United States District Court, N.D. California, San Francisco Division
In re Application of WEST FACE CAPITAL INC., Applicant.
ORDER GRANTING APPLICATION TO SERVE REQUEST FOR
DISCOVERY FOR USE IN A FOREIGN PROCEEDING RE: ECF NO.
BEELER UNITED STATES MAGISTRATE JUDGE
Face Capital Inc. is a defendant and counterclaimant in an
action pending before the Ontario Superior Court of Justice
in Toronto, Ontario, Canada. West Face alleges that the
counterclaim defendants in its Canadian action engaged in a
campaign to defame it, including by making false and
defamatory statements about it and its CEO in anonymous
postings on various internet websites. In an effort to
establish that the counterclaim defendants were responsible
for the anonymous statements, West Face filed two previous
applications on October 10, 2018 and April 8, 2019 under 28
U.S.C. § 1782 seeking leave to issue a subpoena to
Google LLC for documents related to certain Gmail email
addresses associated with the statements. The court granted
both applications. Based on the documents obtained, West Face
now seeks leave to issue a third subpoena to Google in
relation to eight Google email accounts that may be
associated with the defamatory statements made about West
Face. Google does not oppose West Face's
application. The court grants West Face's
application to serve its proposed subpoena on Google.
Face makes its application for discovery under 28 U.S.C.
§ 1782(a), which provides, inrelevant part:
The district court of the district in which a person resides
or is found may order him to give his testimony or statement
or to produce a document or other thing for use in a
proceeding in a foreign or international tribunal, including
criminal investigations conducted before formal accusation.
The order may be made pursuant to a letter rogatory issued,
or request made, by a foreign or international tribunal or
upon the application of any interested person and may direct
that the testimony or statement be given, or the document or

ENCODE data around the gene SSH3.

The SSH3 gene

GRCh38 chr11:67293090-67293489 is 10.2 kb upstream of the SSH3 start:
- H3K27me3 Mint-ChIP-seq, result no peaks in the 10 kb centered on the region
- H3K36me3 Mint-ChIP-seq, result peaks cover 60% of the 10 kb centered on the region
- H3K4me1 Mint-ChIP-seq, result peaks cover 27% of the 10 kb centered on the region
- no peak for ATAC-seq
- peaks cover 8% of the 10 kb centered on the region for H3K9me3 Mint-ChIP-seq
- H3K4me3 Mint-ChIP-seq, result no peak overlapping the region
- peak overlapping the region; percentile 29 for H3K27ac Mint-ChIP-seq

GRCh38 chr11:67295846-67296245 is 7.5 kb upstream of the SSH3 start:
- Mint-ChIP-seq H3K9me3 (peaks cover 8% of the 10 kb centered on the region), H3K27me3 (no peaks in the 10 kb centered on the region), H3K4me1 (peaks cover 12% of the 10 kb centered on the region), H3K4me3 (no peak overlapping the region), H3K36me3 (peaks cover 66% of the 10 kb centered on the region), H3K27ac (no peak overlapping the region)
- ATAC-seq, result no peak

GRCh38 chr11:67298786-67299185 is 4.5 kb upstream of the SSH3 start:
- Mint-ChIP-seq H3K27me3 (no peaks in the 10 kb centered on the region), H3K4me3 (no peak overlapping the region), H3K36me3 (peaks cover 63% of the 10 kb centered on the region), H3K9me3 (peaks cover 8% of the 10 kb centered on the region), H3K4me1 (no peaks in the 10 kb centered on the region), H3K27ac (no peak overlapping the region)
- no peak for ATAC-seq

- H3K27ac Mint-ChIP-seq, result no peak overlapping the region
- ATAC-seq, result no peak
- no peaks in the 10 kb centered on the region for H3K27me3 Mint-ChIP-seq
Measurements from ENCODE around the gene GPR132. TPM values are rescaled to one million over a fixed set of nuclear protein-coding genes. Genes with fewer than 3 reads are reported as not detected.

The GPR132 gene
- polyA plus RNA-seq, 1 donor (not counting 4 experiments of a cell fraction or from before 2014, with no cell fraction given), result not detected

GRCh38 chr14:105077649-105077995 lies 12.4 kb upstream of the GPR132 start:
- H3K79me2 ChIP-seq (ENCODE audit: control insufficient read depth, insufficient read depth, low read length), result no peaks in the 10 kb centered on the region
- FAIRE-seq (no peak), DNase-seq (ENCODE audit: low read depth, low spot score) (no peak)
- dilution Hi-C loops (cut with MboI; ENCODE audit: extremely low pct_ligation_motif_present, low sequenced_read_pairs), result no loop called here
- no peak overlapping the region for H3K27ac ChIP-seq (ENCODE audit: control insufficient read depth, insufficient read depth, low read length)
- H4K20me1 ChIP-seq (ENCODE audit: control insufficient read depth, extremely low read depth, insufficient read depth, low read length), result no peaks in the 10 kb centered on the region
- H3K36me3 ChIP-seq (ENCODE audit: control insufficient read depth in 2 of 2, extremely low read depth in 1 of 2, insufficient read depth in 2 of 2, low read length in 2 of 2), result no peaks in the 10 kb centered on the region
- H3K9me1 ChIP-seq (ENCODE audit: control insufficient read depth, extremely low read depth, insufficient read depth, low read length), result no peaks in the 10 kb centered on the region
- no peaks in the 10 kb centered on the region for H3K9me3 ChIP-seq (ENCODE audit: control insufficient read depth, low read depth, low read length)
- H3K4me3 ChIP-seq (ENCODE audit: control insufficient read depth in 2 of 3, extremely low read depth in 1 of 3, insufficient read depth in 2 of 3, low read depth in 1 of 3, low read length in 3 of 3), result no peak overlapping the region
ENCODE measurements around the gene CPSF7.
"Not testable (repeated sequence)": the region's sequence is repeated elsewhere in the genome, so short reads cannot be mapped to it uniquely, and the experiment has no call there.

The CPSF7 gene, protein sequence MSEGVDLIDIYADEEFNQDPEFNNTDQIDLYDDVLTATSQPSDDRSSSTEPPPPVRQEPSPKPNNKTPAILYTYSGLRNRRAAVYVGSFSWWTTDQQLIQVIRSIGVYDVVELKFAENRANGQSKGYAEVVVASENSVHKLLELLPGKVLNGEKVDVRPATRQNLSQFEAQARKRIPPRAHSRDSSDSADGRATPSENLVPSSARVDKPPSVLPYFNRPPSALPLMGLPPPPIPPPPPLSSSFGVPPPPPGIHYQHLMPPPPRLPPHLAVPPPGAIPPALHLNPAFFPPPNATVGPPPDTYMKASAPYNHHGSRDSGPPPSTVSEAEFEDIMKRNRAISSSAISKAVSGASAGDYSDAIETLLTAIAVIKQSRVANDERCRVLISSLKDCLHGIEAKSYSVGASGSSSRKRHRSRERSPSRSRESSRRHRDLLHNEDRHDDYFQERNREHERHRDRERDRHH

other thing be produced, before a person appointed by the
court. . . . A person may not be compelled to give his
testimony or statement or to produce a document or other
thing in violation of any legally applicable privilege.
litigant in a foreign action qualifies as an
“interested person” under Section 1782. Intel
Corp. v. Advanced Micro Devices, Inc., 542 U.S. 241, 256
(2004). In order to apply for discovery pursuant to Section
1782, a formal proceeding in the foreign jurisdiction need
not be currently pending, or even imminent. Id. at
258-59. Instead, all that is necessary is that a
“dispositive ruling” by the foreign adjudicative
body is “within reasonable contemplation.”
Id. at 259 (holding that discovery was proper under
Section 1782 even though the applicant's complaint
against the opposing party was only in the investigative
stage). An ex parte application is an acceptable method for
seeking discovery pursuant to Section 1782. See In re
Letters Rogatory from Tokyo Dist., 539 F.2d 1216, 1219
(9th Cir. 1976) (holding that the subpoenaed parties may
raise objections and exercise their due process rights by
bringing motions to quash the subpoenas).
district court has wide discretion to grant discovery under
Section 1782. Intel, 542 U.S. at 260-61. In
exercising its discretion, a district court should consider
the following factors: (1) whether the “person from
whom discovery is sought is a participant in the foreign
proceeding, ” (2) “the nature of the foreign
tribunal, the character of the proceedings underway abroad,
and the receptivity of the foreign government or the court or
agency abroad to U.S. federal court judicial assistance,
” (3) whether the request “conceals an attempt to
circumvent foreign proof-gathering restrictions or other
policies of a foreign country or the United States, ”
and (4) whether the request is “unduly intrusive or
burdensome.” Id. at 264-65.
district court's discretion is to be exercised in view of
the twin aims of Section 1782: (1) providing efficient
assistance to participants in international litigation and
(2) encouraging foreign countries by example to provide
similar assistance to our courts. Schmitz v. Bernstein
Liebhard & Lifshitz, LLP, 376 F.3d 79, 84 (2d Cir.
2004). There is no requirement that the party seeking
discovery establish that the information sought would be
discoverable under the governing law in the foreign
proceeding or that United States law would allow discovery in
an analogous domestic proceeding. See Intel, 542
U.S. at 247, 261-63.
considering an application for discovery pursuant to Section
1782, the court considers first whether it has the statutory
authority to grant the request and then whether it should
exercise its discretion to do so. Lazaridis v. Int'l
Centre for Missing and Exploited Children, Inc., 760
F.Supp.2d 109, 112 (D.D.C. 2011) (citations omitted).
Face's application satisfies the three minimum statutory
requirements of Section 1782. First, West Face's
application seeks discovery from Google, whose principal
place of business is in the Northern District of California.
Second, the requested discovery is for use in a lawsuit
currently pending in Canada. Third, West Face ...